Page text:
> fry, uncovered, until chicken pieces are deep golden brown on second
    > side, 6-8 minutes longer. (At this point, to keep chicken from browning
    > too quickly, adjust burner to maintain oil temperature of about 315F.)
    > Using tongs, transfer chicken to plate lined with paper towels; let
    > stand for 5 minutes to drain. Serve. Serves 4. (We wanted to create
    > juicy, rich tasting fried chicken at home without the big mess, and with
    > a crust as crunchy as KFC. Keeping the oil at the correct temperature is
    > essential to producing crunchy fried chicken that is neither too brown
    > nor too greasy. Use a candy/deep-fry thermometer to check the
    > temperature of the oil before you add the chicken. If you cannot find a
    > chicken that weighs 3 1/2 lb. or less, or if you don’t have a pan that
    > is 11" in diameter, you will have to fry the chicken in two batches.
    > Follow the recipe, frying the chicken four pieces at a time and keeping
    > the first batch warm in a 200F oven while the second batch is cooking.
    > From Cook’s Country TV)
    >
    > To go with it I made a roasted potato salad. I had some baby white
    > potatoes which I cut into approximately 8-10 pieces each. I sprayed
    > a baking sheet lined with non-stick foil with olive oil PAM and then
    > spread the potatoes on the sheet, salted and peppered them, and then
    > sprayed the potatoes with the PAM. Baked for about 1/2 hour at 350F
    > until nice and brown. Cooled to just warm to the touch. Meanwhile
    > fried some diced bacon. Also had some shallots left over from something
    > so I chopped them up. Put potatoes in bowl and added diced bacon and
    > shallots. Then I sprinkled on some seasoned salt and added MW and a
    > splash of fake balsamic vinegar and mixed it all up. It was quite
    > tasty.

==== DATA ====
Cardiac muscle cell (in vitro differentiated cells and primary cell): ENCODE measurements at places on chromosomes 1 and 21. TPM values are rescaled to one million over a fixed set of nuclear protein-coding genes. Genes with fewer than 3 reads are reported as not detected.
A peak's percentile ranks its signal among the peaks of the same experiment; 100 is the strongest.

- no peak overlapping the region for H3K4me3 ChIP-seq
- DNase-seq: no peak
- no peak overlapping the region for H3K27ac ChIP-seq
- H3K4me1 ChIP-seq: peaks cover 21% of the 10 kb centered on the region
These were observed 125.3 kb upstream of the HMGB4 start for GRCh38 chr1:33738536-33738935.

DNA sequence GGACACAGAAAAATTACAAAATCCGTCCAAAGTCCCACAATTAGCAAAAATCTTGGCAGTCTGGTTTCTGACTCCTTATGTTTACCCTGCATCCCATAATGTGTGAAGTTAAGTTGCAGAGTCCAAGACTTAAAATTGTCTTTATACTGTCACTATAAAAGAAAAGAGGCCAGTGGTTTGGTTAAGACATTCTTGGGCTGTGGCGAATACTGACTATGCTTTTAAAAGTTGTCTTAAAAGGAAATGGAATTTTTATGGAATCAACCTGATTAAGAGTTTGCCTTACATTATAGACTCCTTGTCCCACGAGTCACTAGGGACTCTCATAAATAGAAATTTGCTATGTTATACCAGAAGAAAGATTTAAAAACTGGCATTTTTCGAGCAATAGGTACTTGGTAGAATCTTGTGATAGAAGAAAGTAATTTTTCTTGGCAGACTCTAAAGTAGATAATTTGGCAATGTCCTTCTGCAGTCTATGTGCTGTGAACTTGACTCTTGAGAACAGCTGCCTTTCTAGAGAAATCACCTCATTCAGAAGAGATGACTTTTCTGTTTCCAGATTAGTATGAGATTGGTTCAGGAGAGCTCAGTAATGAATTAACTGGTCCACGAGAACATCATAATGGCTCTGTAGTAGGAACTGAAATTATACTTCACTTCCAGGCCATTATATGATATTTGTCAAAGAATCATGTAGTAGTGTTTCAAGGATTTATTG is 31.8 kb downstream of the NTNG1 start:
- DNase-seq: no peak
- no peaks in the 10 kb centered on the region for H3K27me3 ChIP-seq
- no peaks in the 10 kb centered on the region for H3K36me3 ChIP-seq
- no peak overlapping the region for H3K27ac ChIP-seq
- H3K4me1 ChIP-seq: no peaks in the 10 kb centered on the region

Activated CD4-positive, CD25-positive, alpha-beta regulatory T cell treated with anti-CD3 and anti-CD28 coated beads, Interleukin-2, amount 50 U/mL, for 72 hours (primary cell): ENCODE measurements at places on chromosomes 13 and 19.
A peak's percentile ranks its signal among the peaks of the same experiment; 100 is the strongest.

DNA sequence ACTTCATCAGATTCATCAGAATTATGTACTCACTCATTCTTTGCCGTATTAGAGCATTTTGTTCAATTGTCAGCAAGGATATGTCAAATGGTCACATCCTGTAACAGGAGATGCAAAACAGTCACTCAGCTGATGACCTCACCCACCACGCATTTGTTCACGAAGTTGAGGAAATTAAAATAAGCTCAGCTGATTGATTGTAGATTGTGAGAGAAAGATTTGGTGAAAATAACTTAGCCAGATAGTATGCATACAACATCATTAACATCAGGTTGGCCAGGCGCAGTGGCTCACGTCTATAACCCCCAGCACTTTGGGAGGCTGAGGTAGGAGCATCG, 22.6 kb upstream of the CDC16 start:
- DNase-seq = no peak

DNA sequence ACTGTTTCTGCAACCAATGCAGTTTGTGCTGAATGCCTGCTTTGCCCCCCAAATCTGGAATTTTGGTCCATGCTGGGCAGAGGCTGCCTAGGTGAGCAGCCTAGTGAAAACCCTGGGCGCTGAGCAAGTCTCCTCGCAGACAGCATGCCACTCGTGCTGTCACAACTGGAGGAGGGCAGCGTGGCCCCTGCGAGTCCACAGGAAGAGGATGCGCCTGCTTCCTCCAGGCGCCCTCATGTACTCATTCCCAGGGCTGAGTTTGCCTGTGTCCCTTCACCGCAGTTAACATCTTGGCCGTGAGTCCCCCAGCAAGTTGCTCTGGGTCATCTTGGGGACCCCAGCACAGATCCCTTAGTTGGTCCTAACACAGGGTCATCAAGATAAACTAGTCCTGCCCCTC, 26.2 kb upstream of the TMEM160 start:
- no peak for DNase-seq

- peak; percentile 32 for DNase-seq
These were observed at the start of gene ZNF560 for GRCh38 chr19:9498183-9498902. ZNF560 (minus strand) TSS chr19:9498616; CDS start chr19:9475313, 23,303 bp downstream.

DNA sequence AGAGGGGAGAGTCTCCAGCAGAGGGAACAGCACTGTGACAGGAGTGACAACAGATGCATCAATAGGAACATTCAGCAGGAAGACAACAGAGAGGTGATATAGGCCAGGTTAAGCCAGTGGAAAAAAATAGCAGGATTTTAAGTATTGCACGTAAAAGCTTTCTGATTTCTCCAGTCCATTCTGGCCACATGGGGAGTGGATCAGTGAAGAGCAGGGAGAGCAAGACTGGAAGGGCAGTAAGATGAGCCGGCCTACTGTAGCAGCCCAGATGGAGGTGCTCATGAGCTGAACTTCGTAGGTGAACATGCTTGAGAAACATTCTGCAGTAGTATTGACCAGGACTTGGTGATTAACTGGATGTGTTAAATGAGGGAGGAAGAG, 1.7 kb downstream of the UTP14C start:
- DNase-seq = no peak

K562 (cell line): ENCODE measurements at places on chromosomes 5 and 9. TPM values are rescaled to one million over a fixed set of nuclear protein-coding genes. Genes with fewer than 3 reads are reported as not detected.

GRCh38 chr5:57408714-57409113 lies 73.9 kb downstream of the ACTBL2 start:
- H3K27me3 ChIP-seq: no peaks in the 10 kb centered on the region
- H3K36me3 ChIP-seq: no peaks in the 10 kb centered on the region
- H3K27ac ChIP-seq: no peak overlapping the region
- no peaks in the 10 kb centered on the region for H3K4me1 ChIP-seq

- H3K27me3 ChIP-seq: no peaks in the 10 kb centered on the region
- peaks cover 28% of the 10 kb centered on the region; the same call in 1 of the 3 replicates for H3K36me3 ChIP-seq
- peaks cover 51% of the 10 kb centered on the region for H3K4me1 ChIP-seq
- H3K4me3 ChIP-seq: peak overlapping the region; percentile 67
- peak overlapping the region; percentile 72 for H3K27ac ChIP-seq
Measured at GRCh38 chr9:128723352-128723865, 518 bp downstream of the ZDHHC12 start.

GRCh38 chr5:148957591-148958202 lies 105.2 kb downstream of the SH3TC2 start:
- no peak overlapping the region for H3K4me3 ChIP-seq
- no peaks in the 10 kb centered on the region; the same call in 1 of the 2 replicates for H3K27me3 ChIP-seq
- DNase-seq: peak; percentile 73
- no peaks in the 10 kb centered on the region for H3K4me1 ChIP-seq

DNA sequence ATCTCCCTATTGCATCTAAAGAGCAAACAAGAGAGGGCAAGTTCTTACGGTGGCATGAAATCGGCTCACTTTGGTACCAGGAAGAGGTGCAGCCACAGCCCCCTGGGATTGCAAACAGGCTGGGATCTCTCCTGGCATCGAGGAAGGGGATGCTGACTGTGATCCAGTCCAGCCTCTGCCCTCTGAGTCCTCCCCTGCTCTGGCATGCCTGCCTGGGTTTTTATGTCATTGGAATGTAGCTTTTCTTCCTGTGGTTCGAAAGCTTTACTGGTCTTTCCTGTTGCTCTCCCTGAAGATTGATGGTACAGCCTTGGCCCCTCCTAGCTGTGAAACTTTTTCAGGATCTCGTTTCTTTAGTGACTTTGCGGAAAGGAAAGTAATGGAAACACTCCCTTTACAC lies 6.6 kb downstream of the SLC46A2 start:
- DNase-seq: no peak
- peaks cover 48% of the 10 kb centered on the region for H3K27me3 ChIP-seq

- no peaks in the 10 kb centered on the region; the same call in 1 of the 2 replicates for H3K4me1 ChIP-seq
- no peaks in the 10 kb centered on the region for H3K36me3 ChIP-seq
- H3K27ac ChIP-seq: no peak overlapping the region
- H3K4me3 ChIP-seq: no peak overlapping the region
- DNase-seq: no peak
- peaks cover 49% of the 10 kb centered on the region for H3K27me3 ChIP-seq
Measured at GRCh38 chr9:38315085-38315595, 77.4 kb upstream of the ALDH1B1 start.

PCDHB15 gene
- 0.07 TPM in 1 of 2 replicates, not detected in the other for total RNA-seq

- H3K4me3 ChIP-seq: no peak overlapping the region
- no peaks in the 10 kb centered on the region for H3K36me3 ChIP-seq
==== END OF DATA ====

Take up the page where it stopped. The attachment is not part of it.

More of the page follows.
>
    > Kate
    >



  11. #11
    Food Snob® Guest

    Default Re: I finally made fried chicken

    On Apr 20, 3:30*am, dsi1 <d...@spamnet.com> wrote:
    > On 4/19/2010 8:18 AM, Kate Connally wrote:
    >
    >
    >
    >
    >
    > > in my new Lodge pre-seasoned cast iron chicken cooker that
    > > my SIl got me for Xmas. It was much to my chagrin because
    > > not only does the damn thing weigh 15 lb. but now I have to make
    > > fried chicken!!!!! The thing is, I love fried chicken, but I
    > > hate frying stuff because the oil get all over the place and I
    > > hate cleaning, which is what you have to do a lot of after you
    > > fry stuff! I guess I could get one of those splatter guards but
    > > that's just another gadget to find a place for. And I probably
    > > should get an instant-read thermometer because it was tricky
    > > keeping the oil at the proper temp with just my candy thermometer,
    > > but they are not cheap and, again, another gadget to find a place
    > > for.

    >
    > > And then there's buying the oil. Good oil is expensive, especially
    > > in the quantities you need to fry chicken. And then, unless you
    > > make it all the time so that you can reuse the oil several times
    > > before you have to throw it out, thus getting your money's worth
    > > out of it, well, it's expensive. And then there's the cleaning up. What
    > > a pain in the butt.

    >
    > > So, okay, I made the chicken. (recipe follows) It was okay.
    > > I sort of followed a Cook's Country recipe for Extra Crunchy
    > > Fried Chicken. It involves "brining" the chicken in buttermilk
    > > and salt for 1 hour prior to cooking. The flour has garlic powder,
    > > thyme, pepper, and baking powder in it. But you're supposed to add
    > > some buttermilk to the flour mixture and rub it in with your fingers to